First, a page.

Friday, April 24, 2009

FILE_PING: new discovery protocol based on shared storage

I've just created a first version of FILE_PING in 2.6 and 2.8. This is a new discovery protocol which uses a shared directory into which all nodes of a cluster write their addresses.

New nodes can read the contents of that directory and then send their discovery requests to all nodes found in the dir.

When a node leaves, it'll remove its address from the directory again.

When would someone use FILE_PING, e.g. over TCPGOSSIP and GossipRouter ?

When IP multicasting is not enabled, or cannot be used for other reasons, we have to resort to either TCPPING , which lists nodes statically in the config, or TCPGOSSIP, which retrieves initial membership information from external process(es), the GossipRouter(s).

The latter solution is a bit cumbersome since an additional process has to be maintained.

FILE_PING is a simple solution to replace GossipRouter, so we don't have to maintain that external process.

However, note that performance will most likely not be better: a shared directory e.g. on NFS or SMB requires a round trip for a read or write, too. So if we have 10 nodes which wrote their information to file, then we have to make 10 round trips via SMB to fetch that information, compared to 1 round trip to the GossipRouter(s) !

So FILE_PING is an option for developers who prefer to take the perf hit (maybe in the order of a few additional milliseconds per discovery phase) over having to maintain an external GossipRouter process.

FILE_PING is part of 2.6.10, which will be released early next week, or it can be downloaded from CVS (2.6. branch) or here. In the latter case, place the into the src/org/jgroups/protocols directory and execute the 'jar' target in the build.xml Ant script of your JGroups src distro.

Wednesday, April 01, 2009

Those damn edge cases !

While JGroups is over 10 years old and very mature, sometimes I still run into cases that aren't handled. While the average user won't run into edge cases because we test the normal cases very well, if you do run into one, in the best case, you have 'undefined' behavior (whatever that means !), in the worst case, you're hosed.

Here's one.

The other week I was at a (european) army, for a week of JGroups consulting. They have a system which runs JGroups nodes over flappy links, radio and satellite networks. Sometimes, a link between 2 nodes A and B can even turn asymmetric, meaning A can send to B, but B not to A !

It turns out that they have a lot of partitions (e.g. when a satellite link goes down), followed by subsequent remerging when the link is restored. Sometimes, members would not be able to communicate with each other after the merge.

This was caused by an edge case in UNICAST which doesn't handle overlapping partitions.

A non-overlapping partition is a partition where a cluster of {A,B,C,D} falls apart into 2 (or more) subclusters of {A,B} and {C,D}, or {A}, {B}, {C}, {D}. The latter case can easily be reproduced when you kill a switch connecting the 4 nodes.

An overlapping partition is when the cluster falls apart into subclusters that overlap, e.g. {A,B,C} and {C,D}. This can happen with asymmetrical links (which never happens with a regular switch !), or FD and many nodes being killed at the same time and a merge occuring before all dead nodes have been removed from the cluster.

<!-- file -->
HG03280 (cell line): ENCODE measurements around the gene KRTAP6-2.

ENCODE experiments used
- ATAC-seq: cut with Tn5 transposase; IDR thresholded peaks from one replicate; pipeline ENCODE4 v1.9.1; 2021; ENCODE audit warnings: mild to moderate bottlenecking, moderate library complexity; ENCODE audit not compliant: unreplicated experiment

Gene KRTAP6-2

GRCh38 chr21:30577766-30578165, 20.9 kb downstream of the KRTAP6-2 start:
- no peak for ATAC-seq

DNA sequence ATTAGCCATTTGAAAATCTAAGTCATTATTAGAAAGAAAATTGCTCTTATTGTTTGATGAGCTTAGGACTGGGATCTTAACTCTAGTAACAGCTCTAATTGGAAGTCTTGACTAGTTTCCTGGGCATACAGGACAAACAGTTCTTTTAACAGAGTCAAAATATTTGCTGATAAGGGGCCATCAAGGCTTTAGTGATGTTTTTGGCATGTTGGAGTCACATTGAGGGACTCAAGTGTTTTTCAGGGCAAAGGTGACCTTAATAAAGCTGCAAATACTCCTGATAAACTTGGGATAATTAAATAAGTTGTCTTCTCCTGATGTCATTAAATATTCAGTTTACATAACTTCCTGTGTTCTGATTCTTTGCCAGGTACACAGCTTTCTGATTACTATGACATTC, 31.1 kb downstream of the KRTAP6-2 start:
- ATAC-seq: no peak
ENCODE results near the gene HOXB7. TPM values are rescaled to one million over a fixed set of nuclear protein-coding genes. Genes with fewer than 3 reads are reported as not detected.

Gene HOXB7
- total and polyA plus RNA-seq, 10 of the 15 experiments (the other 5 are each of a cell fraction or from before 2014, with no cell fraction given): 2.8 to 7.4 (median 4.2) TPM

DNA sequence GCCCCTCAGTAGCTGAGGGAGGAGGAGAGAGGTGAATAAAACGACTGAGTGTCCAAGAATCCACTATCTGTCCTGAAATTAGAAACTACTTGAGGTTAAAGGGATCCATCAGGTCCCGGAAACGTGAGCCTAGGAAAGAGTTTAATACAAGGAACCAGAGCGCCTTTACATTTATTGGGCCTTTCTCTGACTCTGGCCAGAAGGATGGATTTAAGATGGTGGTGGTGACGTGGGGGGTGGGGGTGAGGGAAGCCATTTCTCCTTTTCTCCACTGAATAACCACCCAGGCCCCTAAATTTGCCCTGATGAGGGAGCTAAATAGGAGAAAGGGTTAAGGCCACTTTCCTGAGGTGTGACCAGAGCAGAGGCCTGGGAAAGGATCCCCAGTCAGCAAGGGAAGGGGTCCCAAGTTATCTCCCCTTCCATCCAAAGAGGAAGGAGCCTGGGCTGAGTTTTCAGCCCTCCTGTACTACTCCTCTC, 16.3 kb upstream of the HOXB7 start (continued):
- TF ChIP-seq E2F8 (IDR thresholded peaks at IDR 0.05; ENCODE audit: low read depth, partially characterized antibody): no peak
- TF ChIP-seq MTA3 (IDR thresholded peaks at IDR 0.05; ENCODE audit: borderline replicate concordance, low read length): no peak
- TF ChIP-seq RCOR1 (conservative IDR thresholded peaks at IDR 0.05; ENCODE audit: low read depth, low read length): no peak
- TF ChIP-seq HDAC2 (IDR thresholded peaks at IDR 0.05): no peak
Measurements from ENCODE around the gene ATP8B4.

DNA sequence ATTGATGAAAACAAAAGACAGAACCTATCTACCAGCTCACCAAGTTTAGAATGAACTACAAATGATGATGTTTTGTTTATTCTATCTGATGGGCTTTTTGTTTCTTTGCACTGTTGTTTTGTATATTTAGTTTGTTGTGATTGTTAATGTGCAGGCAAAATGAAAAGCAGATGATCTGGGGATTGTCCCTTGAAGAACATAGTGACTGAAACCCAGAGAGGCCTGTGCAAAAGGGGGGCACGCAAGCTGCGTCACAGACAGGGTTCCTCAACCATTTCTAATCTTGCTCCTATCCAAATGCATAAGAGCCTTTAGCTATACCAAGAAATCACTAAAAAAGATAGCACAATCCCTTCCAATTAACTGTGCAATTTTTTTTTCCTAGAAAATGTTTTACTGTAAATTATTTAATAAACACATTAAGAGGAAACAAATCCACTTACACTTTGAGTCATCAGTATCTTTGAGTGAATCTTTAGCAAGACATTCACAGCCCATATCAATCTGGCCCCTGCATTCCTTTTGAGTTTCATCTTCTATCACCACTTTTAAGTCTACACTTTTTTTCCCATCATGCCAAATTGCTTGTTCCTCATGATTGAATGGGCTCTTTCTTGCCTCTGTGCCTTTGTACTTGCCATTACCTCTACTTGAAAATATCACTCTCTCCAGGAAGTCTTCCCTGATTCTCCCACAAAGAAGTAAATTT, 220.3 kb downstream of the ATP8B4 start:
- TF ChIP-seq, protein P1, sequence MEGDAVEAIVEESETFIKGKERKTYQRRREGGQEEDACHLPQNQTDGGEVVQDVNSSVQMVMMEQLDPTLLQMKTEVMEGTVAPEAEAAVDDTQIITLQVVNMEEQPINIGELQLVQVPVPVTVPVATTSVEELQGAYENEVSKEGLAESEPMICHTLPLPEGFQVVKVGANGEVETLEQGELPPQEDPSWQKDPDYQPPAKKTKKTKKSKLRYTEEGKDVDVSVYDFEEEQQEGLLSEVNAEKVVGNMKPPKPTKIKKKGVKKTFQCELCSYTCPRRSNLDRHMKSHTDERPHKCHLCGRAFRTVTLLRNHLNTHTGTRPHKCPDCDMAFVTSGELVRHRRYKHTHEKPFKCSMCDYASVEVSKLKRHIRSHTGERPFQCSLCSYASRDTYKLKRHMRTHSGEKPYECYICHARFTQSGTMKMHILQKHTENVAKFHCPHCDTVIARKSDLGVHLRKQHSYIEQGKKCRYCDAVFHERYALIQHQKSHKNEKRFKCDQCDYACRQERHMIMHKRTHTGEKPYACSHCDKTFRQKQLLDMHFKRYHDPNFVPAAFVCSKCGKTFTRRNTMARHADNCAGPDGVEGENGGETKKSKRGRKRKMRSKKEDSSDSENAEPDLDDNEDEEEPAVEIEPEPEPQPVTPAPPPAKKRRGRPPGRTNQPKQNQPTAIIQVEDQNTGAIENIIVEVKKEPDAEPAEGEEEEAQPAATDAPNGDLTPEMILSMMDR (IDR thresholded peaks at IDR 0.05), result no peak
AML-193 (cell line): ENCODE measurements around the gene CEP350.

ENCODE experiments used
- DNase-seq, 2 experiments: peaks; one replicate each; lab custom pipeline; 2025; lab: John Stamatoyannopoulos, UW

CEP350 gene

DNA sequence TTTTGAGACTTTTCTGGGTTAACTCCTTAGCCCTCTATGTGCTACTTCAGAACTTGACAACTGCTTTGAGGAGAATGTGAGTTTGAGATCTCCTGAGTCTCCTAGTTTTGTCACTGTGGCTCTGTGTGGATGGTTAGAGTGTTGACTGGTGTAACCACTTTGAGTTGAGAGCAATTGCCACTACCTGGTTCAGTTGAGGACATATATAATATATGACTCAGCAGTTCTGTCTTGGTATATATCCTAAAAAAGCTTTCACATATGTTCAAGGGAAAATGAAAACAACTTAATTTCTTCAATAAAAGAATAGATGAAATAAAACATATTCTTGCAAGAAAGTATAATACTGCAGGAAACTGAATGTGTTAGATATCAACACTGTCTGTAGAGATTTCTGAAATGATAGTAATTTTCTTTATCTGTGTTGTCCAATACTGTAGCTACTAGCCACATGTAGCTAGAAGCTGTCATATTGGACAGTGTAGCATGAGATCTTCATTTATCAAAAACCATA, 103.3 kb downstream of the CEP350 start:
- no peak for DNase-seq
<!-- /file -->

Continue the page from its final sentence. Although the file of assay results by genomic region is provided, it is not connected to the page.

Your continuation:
If this sounds obsure, it actually is !

But anyway, here's what happens at the UNICAST level.

Warning: rough road ahead...

UNICAST keeps state for each connection. E.g. if A sends a unicast message to B, A maintains the last sequence number (seqno) sent to B (e.g. #25) and B maintains the highest seqno received from A (#25). The same holds for message from B to A, let's say B's last message to A was #7.

Now we have a network partition, which creates a new view {A,B} at A and {B} at B. So, in other words, B unilaterally excluded A from its view, but A didn't exclude B. The reason is that A can communicate with B, but B cannot communicate with A.

Now, you might ask, wait a minute ! If A can communicate with B, why can't B communicate with A ?

This doesn't happen with switches, but here we're talking about separate up and down links over radios, and if a radio up-link goes down, that just means we cannot send, but still receive (through the down-link) !

Let's now look at what happens:

When B receives the new view {B}, it removes the entry for A from its connection table. It therefore loses the memory that its last message to A was #7.

On the other side, A doesn't remove its connection entry for B, which is still at #25.

When the partition heals and a merge ensues, A sends a message to B. The message's seqno is #25, the next message to B will be #26 and so on.

On the receiver side, B creates a new connection table entry for A with seqno #1. When A#25 and A#26 are received, they're stored in the table, but not passed up to the application because we expect messages #1-#24 from A first.

This is terrible because A will never send messages #1-#24 ! Because B will simply store all messages from A, it will run out of memory at some point, unless there's another view excluding A !

Doom also lurks in the reverse direction: when B sends #1 to A, A expects #7 and therefore discards messages #1-#6 from B !

This is bad and caused me to enhance the design for UNICAST. The new design includes connection IDs, so we'll reset an old connection when a new connection ID is received, and receivers asking senders for the initial seqnos if they have no entry for a given sender.

This change will not affect current users, running systems which are connected via switches/VLANs etc. But it will remove a showstopper for running JGroups in rough environments like the one described above.

The design for the new enhanced UNICAST protocol can be found at [1].